savoring the sweet: poilâne: rue du cherche-midi, paris

The past few days I’ve been a bit of a lunatic, a food madwoman if you will. Before I left for Paris I printed pages of recommendations by Arrondissement. Boulangeries to visit in the morning when the city is quiet and the air is crisp. Patisseries worthy of their queue, artisanal chocolatiers spinning pools of dark chocolate into something crisp, luscious and magical, bistros where one could lounge for days — I’ve collected a dizzying list of friend-approved recommendations, and I’ve taken to Paris by foot (and metro when my legs can no longer bear it) to sample as much pastry as I can before I go into sugar shock.

Before we get romantic about pastry, let’s recount my day, shall we? Rain is pretty romantic (all trés jolie, etc) when you are safely tucked away in your hotel room — not when you’re carrying the crap umbrella you should have burned in New York while battling a rainstorm at nine in the morning. After experiencing a thorough soak, I ran to the nearest metro and took the train to the Louvre, where I remained for the next three hours. After exploring rooms of Byzantine and Renaissance paintings, and enduring the ubiquitous mayhem over the Mona Lisa and Nike Samothrace, I left as soon as the storm abated. Considering I had inhaled 1.5 chocolate almond croissant pastries for breakfast, I decided to walk the seven miles back to Bastille (with a quick pit-stop at the Eiffel Tower). On my way back, I decided to make the trek to Morange’s Le Fournil de Mouffetard — for my friend told me that she would SHOOT ME IN THE FACE (my words, she was much more diplomatic) if I didn’t procure one of the best croissants in Paris — to find the joint CLOSED. At this point it’s 3:30 and all I’ve had to eat were said croissants, 1/2 a baguette and Starbucks.


Possibly I was possessed because I jumped on yet another metro and ended up in the lovely (and very chic) Rue du Cherche-Midi in the 6th arrondissement in search of Poilâne — home to the world’s finest sourdough bread, as well as fantastic butter cookies, apple croissants and turnovers. As always, David Lebovitz has the whole scoop about the shop, which was a pleasure to read and made me appreciate the artisanship behind this famed spot. I did manage to have a slice of bread (divine!), and snarfed a warm tarte aux pommes (apple tart) shamelessly in the middle of the street. Believe me when I say that I’m holding my remaining pastries for the morning. One can only try.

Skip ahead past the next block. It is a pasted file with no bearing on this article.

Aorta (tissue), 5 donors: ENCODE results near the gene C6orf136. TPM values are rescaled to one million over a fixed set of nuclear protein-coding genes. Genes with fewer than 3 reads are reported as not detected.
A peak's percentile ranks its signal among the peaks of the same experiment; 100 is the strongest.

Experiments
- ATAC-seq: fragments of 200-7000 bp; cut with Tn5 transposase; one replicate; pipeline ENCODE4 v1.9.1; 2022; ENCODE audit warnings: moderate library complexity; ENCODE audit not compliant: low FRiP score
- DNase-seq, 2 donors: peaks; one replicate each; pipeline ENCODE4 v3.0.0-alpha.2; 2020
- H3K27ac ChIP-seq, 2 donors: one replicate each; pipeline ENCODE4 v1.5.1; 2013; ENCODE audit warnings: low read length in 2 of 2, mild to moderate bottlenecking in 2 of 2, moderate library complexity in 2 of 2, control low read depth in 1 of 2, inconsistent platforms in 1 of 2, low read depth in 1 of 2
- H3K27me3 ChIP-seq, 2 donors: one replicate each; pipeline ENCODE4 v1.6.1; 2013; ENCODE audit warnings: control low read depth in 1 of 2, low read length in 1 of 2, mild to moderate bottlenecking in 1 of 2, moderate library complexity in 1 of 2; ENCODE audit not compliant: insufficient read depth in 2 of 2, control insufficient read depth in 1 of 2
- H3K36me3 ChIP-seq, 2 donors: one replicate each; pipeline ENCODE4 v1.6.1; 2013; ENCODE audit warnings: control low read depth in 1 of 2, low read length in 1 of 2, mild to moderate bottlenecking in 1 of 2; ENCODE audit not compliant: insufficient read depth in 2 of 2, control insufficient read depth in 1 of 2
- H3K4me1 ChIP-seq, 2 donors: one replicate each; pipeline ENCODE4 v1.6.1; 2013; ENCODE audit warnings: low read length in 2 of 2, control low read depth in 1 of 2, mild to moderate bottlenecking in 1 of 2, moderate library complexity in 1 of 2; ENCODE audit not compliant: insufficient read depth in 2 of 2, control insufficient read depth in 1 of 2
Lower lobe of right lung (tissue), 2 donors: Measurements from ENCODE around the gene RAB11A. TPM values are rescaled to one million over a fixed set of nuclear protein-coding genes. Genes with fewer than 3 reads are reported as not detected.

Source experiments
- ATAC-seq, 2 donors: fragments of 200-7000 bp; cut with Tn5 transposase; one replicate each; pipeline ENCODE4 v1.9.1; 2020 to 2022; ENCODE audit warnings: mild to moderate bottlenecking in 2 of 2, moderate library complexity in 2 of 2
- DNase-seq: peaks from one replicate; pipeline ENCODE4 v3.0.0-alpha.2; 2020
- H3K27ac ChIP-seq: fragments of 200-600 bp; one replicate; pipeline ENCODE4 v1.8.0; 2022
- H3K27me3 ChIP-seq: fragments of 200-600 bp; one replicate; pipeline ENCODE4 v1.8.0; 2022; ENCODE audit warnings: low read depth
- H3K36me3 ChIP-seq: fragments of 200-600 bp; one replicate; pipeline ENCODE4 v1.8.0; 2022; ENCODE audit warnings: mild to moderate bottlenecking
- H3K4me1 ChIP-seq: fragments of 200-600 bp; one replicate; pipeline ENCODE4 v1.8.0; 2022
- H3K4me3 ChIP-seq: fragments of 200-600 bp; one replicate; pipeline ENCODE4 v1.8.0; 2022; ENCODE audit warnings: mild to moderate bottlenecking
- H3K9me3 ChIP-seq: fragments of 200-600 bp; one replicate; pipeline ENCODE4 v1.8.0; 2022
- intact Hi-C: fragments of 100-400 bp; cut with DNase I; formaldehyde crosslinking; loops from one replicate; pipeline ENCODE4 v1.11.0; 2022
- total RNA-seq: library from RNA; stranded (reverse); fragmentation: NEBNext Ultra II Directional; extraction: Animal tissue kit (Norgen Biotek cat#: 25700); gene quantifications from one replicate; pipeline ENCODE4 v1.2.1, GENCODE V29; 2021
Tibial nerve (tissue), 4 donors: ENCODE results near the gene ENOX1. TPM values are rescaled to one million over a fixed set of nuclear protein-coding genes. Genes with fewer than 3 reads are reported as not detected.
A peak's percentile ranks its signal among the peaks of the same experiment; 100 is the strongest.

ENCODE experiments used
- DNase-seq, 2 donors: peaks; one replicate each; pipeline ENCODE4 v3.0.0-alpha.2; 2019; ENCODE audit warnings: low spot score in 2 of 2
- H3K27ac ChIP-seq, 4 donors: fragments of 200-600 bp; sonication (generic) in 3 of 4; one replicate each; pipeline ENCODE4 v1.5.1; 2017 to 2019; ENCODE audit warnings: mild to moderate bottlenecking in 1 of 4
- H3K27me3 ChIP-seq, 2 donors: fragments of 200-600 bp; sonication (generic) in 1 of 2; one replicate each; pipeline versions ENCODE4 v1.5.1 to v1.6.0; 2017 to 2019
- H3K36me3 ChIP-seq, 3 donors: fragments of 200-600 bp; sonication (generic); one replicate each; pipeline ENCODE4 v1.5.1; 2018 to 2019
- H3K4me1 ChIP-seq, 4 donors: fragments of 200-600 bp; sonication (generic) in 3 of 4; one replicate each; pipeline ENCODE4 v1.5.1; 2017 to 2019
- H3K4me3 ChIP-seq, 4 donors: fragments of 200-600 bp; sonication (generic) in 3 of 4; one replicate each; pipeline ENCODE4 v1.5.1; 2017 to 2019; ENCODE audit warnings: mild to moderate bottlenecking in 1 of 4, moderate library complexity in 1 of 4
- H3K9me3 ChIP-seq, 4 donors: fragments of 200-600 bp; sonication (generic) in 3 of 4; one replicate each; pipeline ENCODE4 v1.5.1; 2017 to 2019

As said by many, Poilâne’s proprietors are warm and effusive. Not only did they encourage me to sample loads of buttery cookies (you’ll want them a little burnt on the bottom as the flavor resembles browned butter and WHO REFUSES BROWN BUTTER), they pointed me to cafes in the area where I can savor them with a cup of coffee. Little did they know that I wouldn’t make it. I was too weak. I had to eat the delicious, buttery pastries a few feet away.

We’re not going to discuss the fact that whilst strolling the streets of the 6th, I encountered Celine. WE’RE NOT GOING TO DISCUSS THIS. We’re not also going to discuss the fact that when I got back back to my hotel, I asked room service for PROTEIN. And then wondered if cheese was a protein. This is what happens when you have a day of SUGAR.

I adore, adore, adore Paris but I am longing for some hearty KALE.


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